Never having been one to pay attention to fashion, the only jumper I'm familiar with is the top of the Navy junior enlisted dress uniforms, the traditional "sailor shirt". I'm guessing that her "jumper" was named for having that same basic cut, whereas we say "sweater" for all forms of knit upper outer garments. I assume that her "jumper" was a pullover (single piece, no buttons) with long sleeves, a large "V" neck (ie, not just a small token "V", but one that extends down to about the "two-T line" (a film term I was once taught), and either no collar or a flap hanging down the upper back.
(I just Google'd because I was sure I had gotten the spelling wrong, but I had guessed right):
What we in the US call "baby carriage" or "stroller".
I think I've also heard it in UK productions refered to as a "pram".
BTW, speaking of Monty, I saw the one where the British Dental Association agents were acting as spies, as the various agents would come into the bookstore with bigger and bigger weapons and get the drop on all the agents already there. Then the head bad guy (Graham Chapman) comes out of the wall in a dental chair, but somebody notices the time and they all break for their evil-doing to go have lunch.
The thing that struck me, was that Graham's character acted an awful lot like Mike Myers' "Dr Evil", down to the extended pinky being placed to the cormer of his mouth. I assume that's were Myers got it from.
"We have a piper down! I repeat, a piper is down!"
Myers (as the dad) in So I Married an Axe Murderer
When a friend was in Australia, she went into a shop to get some cookies and they all thought it hilarious what she called "biscuits" (I seem to recall from 30 years ago).
And there was some odd main dish being baked in "1900's House": a large sausage in a much larger pan partially filled with some kind of sauce. I think I remember a "and squeak" in the name.
In the book, "The Germans", the American author related an incident from when he had remained in England after WWII to attend university. Their meal one day was introduced with a little speech: "It has been said that the only food worse than English food is that of the Eskimo. Today, we are attempting to do the Eskimo one better." And I think there was a "and squeak" in that name too.
I still get nightmares over "spotted dick".
A favorite scene from "A Year in Province." It's Xmas time, so their strange hunter/poacher neighbor presents them with a present, a jar of fox's blood that he tells them is delicious with certain foods. Obviously sickened by the very thought, the British couple picks up a pudding that had been sent to them from England that give it to him as his present. When they tell him what it is, he looks at it obviously sickened by the very thought.
When I moved to the USA from canada, there were a few things I thought were odd
ruff/roof (why do we pronounce the roof of a house like a dog bark?)
whats her face?/whats her name? (it sounds rude to not remember someones name by "whats her face?" but I use it all the time now )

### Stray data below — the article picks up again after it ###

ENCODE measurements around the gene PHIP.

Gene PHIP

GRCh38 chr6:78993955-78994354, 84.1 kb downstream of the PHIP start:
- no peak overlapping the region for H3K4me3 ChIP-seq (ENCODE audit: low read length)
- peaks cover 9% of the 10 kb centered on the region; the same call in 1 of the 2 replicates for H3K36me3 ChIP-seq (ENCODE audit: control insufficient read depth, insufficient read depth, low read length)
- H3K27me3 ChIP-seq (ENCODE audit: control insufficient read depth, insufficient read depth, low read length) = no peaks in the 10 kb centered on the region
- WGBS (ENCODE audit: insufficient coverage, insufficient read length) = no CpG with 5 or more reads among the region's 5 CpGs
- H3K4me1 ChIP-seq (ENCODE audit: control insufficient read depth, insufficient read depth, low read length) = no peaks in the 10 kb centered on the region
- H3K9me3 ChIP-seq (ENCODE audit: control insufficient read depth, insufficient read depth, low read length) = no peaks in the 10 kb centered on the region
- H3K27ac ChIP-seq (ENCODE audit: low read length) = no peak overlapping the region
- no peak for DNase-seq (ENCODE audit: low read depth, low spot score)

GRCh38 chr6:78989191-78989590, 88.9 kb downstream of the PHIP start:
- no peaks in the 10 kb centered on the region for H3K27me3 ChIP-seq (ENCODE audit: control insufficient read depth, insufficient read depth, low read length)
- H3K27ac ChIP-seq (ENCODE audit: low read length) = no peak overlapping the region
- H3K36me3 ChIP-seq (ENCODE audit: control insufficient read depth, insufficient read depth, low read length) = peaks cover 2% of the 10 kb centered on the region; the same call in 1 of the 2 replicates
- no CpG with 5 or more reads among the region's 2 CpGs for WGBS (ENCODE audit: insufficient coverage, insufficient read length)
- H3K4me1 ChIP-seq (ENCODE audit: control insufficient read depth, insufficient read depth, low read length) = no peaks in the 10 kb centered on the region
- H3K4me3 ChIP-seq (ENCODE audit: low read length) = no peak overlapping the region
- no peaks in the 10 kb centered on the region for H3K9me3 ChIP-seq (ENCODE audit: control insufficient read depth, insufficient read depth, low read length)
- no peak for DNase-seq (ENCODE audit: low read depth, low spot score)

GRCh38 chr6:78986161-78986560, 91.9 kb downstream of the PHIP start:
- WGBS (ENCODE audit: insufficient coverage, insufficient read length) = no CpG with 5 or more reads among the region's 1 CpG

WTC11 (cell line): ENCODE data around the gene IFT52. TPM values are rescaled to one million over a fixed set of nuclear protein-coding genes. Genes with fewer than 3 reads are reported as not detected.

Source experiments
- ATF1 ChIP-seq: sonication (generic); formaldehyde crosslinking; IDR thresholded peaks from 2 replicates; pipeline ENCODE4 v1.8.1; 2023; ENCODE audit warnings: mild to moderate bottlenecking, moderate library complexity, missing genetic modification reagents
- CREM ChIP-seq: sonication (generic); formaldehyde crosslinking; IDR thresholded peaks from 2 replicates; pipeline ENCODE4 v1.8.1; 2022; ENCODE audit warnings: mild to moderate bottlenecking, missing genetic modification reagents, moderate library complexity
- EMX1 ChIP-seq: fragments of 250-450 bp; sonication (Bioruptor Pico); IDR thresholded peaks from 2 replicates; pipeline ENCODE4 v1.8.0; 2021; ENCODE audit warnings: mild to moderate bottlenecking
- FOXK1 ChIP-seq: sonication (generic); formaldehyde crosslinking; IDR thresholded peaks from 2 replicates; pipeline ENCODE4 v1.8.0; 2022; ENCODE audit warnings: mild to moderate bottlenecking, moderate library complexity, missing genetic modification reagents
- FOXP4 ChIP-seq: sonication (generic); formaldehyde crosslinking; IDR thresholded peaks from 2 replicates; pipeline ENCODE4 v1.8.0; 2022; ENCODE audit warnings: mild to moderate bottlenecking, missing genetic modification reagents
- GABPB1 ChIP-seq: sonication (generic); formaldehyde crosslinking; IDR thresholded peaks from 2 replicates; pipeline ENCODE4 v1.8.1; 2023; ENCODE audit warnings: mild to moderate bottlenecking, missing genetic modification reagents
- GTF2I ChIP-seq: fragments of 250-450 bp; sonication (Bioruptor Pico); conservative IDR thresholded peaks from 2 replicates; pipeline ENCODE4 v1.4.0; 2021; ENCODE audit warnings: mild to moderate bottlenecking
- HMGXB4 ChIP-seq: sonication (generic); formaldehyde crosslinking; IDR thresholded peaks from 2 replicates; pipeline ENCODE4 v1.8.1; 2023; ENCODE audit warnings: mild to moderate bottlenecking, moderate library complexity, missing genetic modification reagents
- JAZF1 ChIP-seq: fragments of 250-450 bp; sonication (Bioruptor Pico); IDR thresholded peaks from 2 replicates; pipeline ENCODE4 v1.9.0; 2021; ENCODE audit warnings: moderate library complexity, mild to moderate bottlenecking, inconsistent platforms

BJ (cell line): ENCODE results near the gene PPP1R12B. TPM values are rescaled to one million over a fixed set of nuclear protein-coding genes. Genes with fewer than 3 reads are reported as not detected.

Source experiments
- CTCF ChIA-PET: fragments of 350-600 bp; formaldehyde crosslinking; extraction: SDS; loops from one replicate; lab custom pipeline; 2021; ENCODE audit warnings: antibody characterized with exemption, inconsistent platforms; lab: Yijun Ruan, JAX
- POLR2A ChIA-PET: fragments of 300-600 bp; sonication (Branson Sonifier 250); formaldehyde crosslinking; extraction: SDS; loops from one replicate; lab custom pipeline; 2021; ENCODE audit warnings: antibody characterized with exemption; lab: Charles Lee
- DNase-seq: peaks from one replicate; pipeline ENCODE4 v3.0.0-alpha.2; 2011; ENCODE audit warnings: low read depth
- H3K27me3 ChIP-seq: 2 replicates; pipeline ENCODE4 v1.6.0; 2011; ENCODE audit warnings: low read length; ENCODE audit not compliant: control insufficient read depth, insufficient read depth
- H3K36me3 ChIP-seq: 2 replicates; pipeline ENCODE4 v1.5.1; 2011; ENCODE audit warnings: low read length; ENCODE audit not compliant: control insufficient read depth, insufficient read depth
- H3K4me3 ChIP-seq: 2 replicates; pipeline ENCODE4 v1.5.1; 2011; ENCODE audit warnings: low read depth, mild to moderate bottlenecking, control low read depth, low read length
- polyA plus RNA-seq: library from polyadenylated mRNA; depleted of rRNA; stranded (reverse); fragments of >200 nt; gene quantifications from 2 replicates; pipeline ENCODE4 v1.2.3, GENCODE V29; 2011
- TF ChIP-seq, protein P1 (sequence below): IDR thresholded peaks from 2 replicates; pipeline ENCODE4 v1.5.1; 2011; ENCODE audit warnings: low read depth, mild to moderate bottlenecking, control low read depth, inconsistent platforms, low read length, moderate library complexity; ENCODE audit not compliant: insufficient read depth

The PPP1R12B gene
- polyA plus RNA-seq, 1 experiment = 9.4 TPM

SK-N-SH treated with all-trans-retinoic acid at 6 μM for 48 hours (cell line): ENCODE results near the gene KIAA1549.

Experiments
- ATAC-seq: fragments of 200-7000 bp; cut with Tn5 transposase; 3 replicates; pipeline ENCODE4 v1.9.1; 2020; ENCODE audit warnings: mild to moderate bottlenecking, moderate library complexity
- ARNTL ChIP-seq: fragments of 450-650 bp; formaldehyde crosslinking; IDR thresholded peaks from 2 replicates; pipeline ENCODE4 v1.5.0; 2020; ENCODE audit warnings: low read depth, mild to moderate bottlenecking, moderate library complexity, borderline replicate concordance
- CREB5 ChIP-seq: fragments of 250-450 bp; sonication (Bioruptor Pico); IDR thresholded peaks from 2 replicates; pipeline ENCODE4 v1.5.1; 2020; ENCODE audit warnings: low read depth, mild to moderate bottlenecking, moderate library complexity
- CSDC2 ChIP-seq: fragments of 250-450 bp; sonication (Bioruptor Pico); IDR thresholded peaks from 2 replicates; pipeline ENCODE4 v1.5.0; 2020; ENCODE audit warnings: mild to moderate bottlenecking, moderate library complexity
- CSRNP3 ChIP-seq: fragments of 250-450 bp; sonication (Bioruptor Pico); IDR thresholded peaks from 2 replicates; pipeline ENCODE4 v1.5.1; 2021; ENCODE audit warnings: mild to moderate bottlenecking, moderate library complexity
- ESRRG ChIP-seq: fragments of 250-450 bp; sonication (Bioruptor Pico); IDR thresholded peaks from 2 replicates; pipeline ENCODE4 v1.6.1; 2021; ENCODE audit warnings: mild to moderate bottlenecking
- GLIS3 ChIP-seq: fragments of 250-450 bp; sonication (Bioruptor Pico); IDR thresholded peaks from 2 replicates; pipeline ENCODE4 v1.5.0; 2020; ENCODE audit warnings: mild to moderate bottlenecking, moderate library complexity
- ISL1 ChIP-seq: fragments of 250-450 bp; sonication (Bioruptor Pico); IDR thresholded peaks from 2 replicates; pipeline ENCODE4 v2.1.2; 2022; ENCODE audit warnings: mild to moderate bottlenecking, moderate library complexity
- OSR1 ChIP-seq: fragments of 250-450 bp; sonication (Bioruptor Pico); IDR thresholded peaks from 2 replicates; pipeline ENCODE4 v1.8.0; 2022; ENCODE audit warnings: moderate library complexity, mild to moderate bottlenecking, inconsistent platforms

I new there were more... I cant rememeber now though!
I had to learn to stop using certain words because they are American curse words. For example "ewww that looks like bird sh%t!" would get the other kids gasping and laughing with/at me until I learned it was better to substitute the word "poop" for "sh%t", otherwise I was a bad person haha!
Never heard of perambulator but pram is quite commonly used. Stroller might be used, especially as that is the name given to some of the products made by Maclaren, a British company that makes prams. I have had the pleasure of racing along in the park with my nephew strapped into one. According to his parents, they are not sure who enjoyed it most! :? :doh: :lol: :lol:
Bubble and squeak (sometimes just called bubble) is a traditional British dish made with the shallow-fried leftover vegetables from a roast dinner. The chief ingredients are potato and cabbage, but carrots, peas, brussels sprouts, and other vegetables can be added. It is traditionally served with cold meat from the Sunday roast, and pickles. Traditionally the meat was added to the bubble and squeak itself, although nowadays the vegetarian version is more common. The cold chopped vegetables (and cold chopped meat if used) are fried in a pan together with mashed potato until the mixture is well-cooked and brown on the sides. The name is a description of the action and sound made during the cooking process.
That may be more of a European thing vs the US way. I know that in Germany, you have the ground floor, then you go up to the first story, etc, whereas in the US the ground floor is the first story and you go up to the second story. I think I saw the same thing in France as in Germany. I didn't ride any elevators in Belgium and I forget what I saw in Switzerland, but I think it was the same as in Germany. Those were the only countries I have visited, so I'm just assuming that the rest of Europe is the same.